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MOVIE REVIEW : 'Blood Salvage' Is Not Worth Saving

September 14, 1990|MICHAEL WILMINGTON

Never underestimate the artistic potential of a Z-budget, tasteless, overviolent horror movie. You could be watching something like the Sam Raimi-Coen brothers' "Evil Dead." On the other hand, you could be watching "Blood Salvage" (selected theaters).

In this lame try at a gross-out programmer, three fanatic or cretinous backwoods buffoons, kidnap a bland yuppie Georgia family, the Evanses, and torture them for a day or two. The buffoons have something on their mind besides sadism--though the filmmakers don't seem to.

Jake "Diddy" Pruitt (Danny Nelson), and sons--Hiram (Christian Hesler), the unkempt creep, and Roy (Ralph Pruitt Vaughn), the fat dunderhead--run a salvage yard in the red clay forests and, sub rosa, an organ transplant bank in the barn. There, waylaid passengers are strapped to life-support systems and stowed in the burbling dark, where they moan in unison, until Ray Walston, as a fey doctor, hauls away another kidney or two.

The movie's "New South" social implications are interesting: a vision of slick yuppies tortured by lower-class boors who dress improperly and drool, citing biblical scripture to justify their depravities. In addition to his transplant fixation, "Diddy" Pruitt has an unholy lech for the Evans daughter, April (Lori Birdsong) while filmmakers Tucker Johnston (writer-director) and Ken C. Sanders (writer-producer) seem obsessed with "The Texas Chainsaw Massacre"--whose whacko raffishness they miss completely.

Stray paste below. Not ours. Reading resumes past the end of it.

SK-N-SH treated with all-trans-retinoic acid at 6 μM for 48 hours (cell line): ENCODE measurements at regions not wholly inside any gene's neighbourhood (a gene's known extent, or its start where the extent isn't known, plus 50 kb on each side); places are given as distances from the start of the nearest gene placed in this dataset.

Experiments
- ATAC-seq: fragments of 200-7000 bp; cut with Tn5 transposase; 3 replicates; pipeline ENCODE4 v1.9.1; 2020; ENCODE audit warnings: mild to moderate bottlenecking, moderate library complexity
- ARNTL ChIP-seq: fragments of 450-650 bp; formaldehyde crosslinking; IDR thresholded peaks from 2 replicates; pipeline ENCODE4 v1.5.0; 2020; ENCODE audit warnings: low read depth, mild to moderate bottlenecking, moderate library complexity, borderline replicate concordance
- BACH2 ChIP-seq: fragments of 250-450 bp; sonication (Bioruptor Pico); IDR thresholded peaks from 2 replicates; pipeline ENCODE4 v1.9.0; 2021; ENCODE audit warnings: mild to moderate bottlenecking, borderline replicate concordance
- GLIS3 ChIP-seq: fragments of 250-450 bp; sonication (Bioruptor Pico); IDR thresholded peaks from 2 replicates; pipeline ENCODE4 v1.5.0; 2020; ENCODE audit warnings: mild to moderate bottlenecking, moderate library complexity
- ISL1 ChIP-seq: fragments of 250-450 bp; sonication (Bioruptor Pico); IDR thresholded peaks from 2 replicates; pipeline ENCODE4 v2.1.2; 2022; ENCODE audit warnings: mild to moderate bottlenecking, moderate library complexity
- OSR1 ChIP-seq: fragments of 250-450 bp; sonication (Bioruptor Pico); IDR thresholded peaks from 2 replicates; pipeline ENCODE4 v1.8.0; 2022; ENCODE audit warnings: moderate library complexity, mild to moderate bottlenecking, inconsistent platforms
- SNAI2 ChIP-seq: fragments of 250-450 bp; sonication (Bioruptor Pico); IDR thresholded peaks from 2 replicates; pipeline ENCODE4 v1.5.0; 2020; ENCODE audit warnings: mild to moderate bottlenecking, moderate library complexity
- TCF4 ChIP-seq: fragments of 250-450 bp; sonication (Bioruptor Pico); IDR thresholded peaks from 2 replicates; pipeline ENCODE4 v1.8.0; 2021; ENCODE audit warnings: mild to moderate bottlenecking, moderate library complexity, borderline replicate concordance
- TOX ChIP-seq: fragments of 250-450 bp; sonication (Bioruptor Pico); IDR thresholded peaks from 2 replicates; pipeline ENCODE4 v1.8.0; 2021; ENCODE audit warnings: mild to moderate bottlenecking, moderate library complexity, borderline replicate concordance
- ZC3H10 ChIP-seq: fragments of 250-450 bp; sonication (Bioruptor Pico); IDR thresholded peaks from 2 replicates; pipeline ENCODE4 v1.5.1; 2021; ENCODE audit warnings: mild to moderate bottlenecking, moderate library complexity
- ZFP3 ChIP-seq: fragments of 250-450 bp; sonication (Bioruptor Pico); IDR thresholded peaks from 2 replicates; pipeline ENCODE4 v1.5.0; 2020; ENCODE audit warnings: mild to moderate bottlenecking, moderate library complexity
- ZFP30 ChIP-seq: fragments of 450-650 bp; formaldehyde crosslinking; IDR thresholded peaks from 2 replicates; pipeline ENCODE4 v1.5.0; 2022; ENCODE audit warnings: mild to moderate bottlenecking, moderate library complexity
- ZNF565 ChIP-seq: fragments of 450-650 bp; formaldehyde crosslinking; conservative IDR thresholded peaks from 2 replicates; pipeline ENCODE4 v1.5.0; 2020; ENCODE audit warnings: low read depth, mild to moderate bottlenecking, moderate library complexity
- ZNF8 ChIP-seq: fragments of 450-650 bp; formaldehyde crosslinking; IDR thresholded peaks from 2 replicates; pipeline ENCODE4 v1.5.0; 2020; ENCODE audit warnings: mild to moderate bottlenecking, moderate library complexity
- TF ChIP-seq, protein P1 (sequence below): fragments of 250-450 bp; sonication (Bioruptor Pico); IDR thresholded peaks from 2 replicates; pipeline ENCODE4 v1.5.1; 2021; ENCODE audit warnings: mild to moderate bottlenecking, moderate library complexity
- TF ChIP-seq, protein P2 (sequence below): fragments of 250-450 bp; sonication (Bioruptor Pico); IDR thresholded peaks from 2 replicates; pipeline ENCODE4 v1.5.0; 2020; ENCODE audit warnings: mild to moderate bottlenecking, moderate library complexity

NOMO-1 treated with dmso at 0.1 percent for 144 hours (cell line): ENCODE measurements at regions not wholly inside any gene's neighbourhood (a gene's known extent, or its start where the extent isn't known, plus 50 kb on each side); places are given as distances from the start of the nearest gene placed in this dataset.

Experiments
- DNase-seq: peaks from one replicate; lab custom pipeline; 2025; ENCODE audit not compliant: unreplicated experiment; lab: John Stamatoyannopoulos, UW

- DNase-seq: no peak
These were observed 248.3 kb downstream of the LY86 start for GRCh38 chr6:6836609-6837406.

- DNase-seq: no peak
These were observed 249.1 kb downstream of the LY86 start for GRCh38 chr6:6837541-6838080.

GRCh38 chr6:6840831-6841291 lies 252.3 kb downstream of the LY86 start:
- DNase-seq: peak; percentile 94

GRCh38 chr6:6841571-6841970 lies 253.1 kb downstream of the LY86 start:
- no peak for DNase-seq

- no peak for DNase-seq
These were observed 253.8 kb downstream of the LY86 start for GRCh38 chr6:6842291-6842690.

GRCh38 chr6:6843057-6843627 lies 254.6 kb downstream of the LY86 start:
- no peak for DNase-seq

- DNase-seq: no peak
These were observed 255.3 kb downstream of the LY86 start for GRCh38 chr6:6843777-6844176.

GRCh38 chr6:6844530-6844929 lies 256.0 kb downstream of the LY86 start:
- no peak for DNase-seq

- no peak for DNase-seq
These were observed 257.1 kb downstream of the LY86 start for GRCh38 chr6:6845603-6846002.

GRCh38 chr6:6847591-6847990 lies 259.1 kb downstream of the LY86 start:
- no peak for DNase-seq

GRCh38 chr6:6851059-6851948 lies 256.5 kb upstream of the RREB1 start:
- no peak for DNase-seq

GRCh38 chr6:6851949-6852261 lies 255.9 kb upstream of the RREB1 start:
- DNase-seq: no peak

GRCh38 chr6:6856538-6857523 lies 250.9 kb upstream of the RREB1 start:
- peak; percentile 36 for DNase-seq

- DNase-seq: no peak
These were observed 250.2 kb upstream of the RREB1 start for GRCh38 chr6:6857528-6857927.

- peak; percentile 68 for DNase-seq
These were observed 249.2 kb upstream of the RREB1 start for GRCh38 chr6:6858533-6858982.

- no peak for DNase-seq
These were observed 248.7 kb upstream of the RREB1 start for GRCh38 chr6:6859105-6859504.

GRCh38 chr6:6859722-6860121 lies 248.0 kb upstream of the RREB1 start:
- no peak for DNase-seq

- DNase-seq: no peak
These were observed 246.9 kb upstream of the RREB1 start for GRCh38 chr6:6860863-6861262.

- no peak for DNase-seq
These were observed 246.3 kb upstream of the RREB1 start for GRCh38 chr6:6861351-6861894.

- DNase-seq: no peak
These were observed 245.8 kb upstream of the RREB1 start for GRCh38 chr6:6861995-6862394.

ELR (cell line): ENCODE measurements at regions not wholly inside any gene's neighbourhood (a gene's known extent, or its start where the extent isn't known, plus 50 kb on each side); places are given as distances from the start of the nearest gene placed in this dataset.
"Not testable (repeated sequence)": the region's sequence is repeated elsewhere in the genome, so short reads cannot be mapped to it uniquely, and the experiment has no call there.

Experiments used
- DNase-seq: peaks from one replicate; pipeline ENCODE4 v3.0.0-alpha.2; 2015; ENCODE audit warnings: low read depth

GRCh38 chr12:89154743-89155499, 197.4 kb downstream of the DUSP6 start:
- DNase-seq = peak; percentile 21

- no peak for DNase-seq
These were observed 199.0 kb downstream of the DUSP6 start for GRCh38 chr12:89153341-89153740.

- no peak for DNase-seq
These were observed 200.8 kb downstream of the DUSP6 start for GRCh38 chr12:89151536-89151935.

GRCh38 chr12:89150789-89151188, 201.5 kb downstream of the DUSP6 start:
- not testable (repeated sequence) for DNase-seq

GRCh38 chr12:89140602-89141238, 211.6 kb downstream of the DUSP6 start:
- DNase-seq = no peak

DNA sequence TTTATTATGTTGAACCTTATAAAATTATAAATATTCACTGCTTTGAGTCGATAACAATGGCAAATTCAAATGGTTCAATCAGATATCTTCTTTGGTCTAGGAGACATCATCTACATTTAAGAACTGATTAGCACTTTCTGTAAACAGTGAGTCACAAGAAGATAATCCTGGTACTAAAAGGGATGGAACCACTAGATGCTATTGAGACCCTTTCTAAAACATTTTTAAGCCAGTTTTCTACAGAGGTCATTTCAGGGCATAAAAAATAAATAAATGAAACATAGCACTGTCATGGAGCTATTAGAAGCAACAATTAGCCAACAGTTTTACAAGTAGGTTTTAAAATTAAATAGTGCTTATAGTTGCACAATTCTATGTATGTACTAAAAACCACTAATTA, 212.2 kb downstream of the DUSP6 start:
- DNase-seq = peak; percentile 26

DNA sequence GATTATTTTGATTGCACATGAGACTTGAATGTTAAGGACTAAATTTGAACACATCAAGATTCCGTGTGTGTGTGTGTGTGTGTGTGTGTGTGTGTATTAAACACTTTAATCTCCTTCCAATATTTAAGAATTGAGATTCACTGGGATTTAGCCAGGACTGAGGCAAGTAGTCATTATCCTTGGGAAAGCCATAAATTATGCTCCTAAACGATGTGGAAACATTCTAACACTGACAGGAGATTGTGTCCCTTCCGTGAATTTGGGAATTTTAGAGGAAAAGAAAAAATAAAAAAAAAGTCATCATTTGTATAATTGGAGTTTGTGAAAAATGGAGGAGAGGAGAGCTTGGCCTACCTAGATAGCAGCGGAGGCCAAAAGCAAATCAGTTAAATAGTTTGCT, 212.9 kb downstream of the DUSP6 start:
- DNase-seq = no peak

"Blood Salvage" (MPAA rated R) is shot in an overslick style, empty of any overtones or undercurrents. It's laced with TV-porn shots where Birdsong--distinctly unsympathetic despite her predicament--wakes up to find her bra unhooked, while synthesizers groan and her buffoon-captors howl.

To call the film's violence unpleasant is an overstatement. Its non-violence is unpleasant, too. The film's executive producer is boxer Evander Holyfield: KOd in his first cinematic outing. Also present, hooked up to another life-support system, is that occasionally intense actor, John Saxon. Both would have better off if the plug had been pulled right after "Blood Salvage's" opening credits.


A Paragon Arts International release of a Ken C. Sanders/High Five Production. Producers Martin J. Fischer, Ken C. Sanders. Director Tucker Johnston. Script Sanders, Johnston. Camera Michael Karp. Editor Jacquie Freeman Ross. Production design Robert Sissman. Music Tim Temple. With Danny Nelson, Lori Birdsong, John Saxon, Ray Walston, Christian Hesler, Ralph Pruitt Vaughn.

Running time: 1 hour, 38 minutes.

MPAA rating: R (Violence, language, underwear.).

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